- Kliemt, Hartmut, 2001. "Rationality and Reality," Kyklos, Wiley Blackwell, vol. 54(2-3), pages 309-16.
- Dufwenberg, Martin & Guth, Werner, 1999. "Indirect evolution vs. strategic delegation: a comparison of two approaches to explaining economic institutions," European Journal of Political Economy, Elsevier, vol. 15(2), pages 281-295, June.
- Dekel, Eddie & Ely, Jeffrey & Yilankaya, Okan, 2004. "Evolution of Preferences," Microeconomics.ca working papers dekel-04-08-13-01-21-07, Vancouver School of Economics, revised 09 Jun 2006.
- David K Levine, 1997.
"Modeling Altruism and Spitefulness in Experiments,"
Levine's Working Paper Archive
2047, David K. Levine.
- Hurkens Sjaak, 1995. "Learning by Forgetful Players," Games and Economic Behavior, Elsevier, vol. 11(2), pages 304-329, November.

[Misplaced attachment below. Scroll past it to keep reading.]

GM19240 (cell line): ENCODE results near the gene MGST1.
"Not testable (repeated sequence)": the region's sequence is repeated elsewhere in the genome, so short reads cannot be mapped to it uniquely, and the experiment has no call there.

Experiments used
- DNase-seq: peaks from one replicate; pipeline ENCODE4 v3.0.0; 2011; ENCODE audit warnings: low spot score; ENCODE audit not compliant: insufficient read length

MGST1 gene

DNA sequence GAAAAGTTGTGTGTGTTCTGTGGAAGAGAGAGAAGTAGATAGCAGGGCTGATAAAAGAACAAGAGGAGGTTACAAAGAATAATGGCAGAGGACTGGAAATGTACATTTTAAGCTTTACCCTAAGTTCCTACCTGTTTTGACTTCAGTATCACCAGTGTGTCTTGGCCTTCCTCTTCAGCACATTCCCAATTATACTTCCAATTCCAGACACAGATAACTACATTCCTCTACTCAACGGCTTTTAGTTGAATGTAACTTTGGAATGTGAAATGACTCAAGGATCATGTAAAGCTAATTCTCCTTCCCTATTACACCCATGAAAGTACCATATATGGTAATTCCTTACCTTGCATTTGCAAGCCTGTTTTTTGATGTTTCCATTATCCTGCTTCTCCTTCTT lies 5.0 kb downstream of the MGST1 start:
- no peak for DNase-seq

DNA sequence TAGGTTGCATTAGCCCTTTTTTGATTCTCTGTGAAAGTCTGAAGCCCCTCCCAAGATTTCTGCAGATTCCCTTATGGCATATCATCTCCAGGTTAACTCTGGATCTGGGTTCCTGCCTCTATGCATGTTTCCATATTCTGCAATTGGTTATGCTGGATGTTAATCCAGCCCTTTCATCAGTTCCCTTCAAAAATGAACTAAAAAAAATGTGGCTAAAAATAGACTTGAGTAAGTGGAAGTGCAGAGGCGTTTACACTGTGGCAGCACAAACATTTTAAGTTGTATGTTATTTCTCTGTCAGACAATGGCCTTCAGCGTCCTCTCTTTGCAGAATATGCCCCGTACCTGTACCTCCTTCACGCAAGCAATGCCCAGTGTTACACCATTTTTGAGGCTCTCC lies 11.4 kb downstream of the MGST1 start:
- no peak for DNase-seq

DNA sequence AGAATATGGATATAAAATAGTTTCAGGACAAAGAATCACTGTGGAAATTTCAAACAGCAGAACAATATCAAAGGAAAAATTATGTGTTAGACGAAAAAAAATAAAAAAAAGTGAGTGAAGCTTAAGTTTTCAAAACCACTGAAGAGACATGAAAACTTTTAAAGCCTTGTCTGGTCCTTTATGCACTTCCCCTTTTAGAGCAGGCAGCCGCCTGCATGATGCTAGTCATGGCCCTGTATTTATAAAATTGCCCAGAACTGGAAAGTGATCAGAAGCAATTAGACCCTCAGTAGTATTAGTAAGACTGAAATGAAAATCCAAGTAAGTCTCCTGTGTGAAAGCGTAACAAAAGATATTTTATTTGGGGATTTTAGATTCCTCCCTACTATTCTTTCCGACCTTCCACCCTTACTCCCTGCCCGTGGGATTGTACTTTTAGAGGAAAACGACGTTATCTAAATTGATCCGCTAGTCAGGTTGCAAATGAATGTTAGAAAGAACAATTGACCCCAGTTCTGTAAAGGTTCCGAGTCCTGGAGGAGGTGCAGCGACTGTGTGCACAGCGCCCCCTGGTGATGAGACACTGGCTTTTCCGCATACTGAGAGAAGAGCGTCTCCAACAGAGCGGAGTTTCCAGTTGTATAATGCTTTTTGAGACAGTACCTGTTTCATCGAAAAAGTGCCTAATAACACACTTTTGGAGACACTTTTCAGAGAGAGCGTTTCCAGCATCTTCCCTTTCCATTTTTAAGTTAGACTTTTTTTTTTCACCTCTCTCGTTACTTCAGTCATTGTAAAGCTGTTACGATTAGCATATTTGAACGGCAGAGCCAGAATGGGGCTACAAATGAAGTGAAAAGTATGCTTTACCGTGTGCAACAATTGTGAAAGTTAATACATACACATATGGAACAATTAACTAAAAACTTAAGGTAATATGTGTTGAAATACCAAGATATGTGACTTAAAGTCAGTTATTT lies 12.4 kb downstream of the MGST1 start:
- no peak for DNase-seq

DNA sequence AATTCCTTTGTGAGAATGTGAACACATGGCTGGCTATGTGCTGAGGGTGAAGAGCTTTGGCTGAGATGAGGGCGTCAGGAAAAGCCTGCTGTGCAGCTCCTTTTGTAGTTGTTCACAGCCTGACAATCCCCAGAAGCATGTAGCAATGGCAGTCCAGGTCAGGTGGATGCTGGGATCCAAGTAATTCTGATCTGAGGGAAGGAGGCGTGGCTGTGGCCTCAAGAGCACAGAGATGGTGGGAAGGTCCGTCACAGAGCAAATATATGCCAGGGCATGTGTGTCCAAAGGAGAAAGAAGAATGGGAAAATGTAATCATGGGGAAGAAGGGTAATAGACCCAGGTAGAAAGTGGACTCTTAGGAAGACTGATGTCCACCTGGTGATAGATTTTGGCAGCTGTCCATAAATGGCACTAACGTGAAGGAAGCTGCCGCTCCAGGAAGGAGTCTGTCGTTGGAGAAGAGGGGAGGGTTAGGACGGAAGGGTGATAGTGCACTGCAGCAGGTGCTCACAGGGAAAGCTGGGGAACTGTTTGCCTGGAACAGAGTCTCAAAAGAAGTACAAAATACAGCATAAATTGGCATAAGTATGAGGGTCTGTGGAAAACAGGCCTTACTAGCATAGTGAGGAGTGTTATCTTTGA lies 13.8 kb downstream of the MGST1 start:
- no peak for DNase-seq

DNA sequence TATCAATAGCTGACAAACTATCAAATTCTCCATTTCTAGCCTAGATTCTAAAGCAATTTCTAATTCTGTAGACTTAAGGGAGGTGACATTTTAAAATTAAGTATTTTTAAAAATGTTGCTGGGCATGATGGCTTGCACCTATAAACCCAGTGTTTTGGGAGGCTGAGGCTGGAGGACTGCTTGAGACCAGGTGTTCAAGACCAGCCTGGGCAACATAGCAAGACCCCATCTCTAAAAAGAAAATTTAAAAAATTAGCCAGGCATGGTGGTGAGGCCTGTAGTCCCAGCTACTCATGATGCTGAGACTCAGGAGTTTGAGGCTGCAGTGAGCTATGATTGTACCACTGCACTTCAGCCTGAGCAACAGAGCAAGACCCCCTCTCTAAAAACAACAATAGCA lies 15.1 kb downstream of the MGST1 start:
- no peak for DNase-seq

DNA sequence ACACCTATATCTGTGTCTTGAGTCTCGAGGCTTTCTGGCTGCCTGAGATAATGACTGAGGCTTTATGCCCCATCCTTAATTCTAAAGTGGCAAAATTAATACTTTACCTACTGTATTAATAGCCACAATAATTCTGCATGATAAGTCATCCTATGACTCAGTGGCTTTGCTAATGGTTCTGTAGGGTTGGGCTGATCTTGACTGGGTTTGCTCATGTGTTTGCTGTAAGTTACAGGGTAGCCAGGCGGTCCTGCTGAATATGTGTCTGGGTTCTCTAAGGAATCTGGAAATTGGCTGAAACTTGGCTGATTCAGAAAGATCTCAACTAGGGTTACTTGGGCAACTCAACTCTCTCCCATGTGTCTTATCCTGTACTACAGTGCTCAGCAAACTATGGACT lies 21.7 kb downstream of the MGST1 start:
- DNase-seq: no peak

- Possajennikov, Alex, 2000. "On the evolutionary stability of altruistic and spiteful preferences," Journal of Economic Behavior & Organization, Elsevier, vol. 42(1), pages 125-129, May.
- Bolle, Friedel, 2000. "Is altruism evolutionarily stable? And envy and malevolence?: Remarks on Bester and Guth," Journal of Economic Behavior & Organization, Elsevier, vol. 42(1), pages 131-133, May.
When requesting a correction, please mention this item's handle: RePEc:kap:theord:v:57:y:2004:i:3:p:227-263. See general information about how to correct material in RePEc.
For technical questions regarding this item, or to correct its authors, title, abstract, bibliographic or download information, contact: (Sonal Shukla)or (Christopher F. Baum)
If references are entirely missing, you can add them using this form.